And not that alone, upon this book was built the most educated civilization in recorded history. This command to read was given to a people where the bare literature was poetry and it’s wasn’t even written poetry, it was memorized. In this society, Allah gave the commandment of “Read”, and most of the people even other than Rasoolallah (صلی اللہ علیہ وسلم) were unread.
But the way math spread like it did in the muslim ummah was unlike any other. The modern university system today comes from islamic civilization. The phD system comes from the ‘ijaza system in Islam. So higher academics, research, reading are rooted in muslim civilization from a society where people could not even read.
This orally related book gave birth to entire libraries across continents. Every book of fiqh, tafsir, all of it. How many thousands of people, generation and generation, have written and read coming from that one source book of quran?
One written word, and it changed the world.
In times of difficulty, oppression, injustice then—what does one do? What can we learn from the revelation of Islam itself? Maybe a cave is an idea. The youth in the story of Kahf too betook themselves to a cave when they were facing oppression and injustice, and what happened? Something completely unthinkable. Who would have guessed a 300 year sleep?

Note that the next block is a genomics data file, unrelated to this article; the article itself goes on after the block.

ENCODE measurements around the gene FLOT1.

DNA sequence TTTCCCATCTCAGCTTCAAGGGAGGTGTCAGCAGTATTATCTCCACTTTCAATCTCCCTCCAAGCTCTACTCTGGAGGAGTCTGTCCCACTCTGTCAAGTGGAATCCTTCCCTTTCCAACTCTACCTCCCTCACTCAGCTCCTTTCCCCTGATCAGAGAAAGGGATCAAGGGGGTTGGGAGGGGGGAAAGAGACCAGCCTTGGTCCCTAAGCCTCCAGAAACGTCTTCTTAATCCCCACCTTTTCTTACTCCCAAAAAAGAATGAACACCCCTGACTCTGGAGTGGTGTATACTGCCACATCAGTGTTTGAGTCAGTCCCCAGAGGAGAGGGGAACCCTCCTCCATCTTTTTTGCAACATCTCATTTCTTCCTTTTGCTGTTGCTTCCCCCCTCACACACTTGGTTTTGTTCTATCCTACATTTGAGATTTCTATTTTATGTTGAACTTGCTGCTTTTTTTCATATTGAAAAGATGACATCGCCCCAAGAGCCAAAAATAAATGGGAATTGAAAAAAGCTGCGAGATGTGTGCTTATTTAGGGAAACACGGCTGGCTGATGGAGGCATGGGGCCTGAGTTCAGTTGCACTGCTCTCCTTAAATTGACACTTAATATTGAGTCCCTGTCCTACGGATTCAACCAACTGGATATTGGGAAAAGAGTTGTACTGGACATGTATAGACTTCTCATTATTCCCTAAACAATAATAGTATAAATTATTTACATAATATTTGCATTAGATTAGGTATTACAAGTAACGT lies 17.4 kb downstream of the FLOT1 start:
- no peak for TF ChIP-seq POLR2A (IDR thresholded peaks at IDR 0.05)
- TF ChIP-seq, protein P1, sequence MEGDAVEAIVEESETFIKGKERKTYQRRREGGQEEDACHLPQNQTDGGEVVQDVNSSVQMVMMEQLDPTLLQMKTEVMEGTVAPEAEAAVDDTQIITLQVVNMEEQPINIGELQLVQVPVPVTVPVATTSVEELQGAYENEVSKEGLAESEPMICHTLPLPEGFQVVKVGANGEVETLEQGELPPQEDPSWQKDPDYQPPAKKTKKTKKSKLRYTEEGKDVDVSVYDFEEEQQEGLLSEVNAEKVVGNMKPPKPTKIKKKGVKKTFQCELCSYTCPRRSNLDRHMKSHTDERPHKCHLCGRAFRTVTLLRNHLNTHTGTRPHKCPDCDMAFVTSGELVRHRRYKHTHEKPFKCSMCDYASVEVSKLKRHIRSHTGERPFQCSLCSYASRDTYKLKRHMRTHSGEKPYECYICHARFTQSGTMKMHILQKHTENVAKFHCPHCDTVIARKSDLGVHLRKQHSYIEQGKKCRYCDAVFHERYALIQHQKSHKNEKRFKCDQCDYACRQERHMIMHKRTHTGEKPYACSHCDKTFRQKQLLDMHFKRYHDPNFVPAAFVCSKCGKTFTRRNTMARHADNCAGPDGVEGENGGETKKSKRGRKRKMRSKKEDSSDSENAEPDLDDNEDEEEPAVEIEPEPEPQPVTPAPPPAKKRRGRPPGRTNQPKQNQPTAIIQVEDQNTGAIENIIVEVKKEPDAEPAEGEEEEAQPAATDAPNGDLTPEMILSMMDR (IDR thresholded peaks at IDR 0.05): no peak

Maybe in our difficult times we need to spend a little time away from everything else, just with Allah—not in a way that’s transactional: “I’ll do some extra worship if you make my duaa come true”, but rather in terms of reflecting on our own selves—and trying to spend some time just with Allah.
The Qur’an was revealed for all of mankind. When the Prophet (صلی اللہ علیہ وسلم) was facing confusion and struggle, the commandment was to read, but that applies to us all. Even the invocation for times of worry and grief related to us in ahadith translates as asking Allah to “…make the Qur’an the spring of my heart, and the light of my chest, the banisher of my sadness and the reliever of my distress.”
Nothing is beyond Allah, but Allah is beyond every problem, every cruelty, every worry and all distress. Perhaps the solution is simply remembering that the solution is beyond us and that our duaa and our strive to keep learning are the most powerful possessions we have.
And Wallahi, when you change, then the world changes. Until you don’t change, the world will not change. The sahaba were the ultimate change—they brought an amazing transformation within themselves by Allah’s book.
And because of the change inside of themselves, Allah gave victory in their hands. The victory of conquest was nothing. That was just nothing, that was insignificant.
This dunya was created for us. It’s been made for us. We just have to prove to Allah that we are just for Him. When we prove to Allah that we are for Him, then He will hand dunya over. It’s no big deal to him, its nothing to him. Subhan Allah.
-Nouman Ali Khan, ‘What is Victory?
(full post quoted, paraphrased, and/or drawn from Nouman Ali Khan’s tafsir of surah al-Alaq and series: Quran & the Journey to Faith)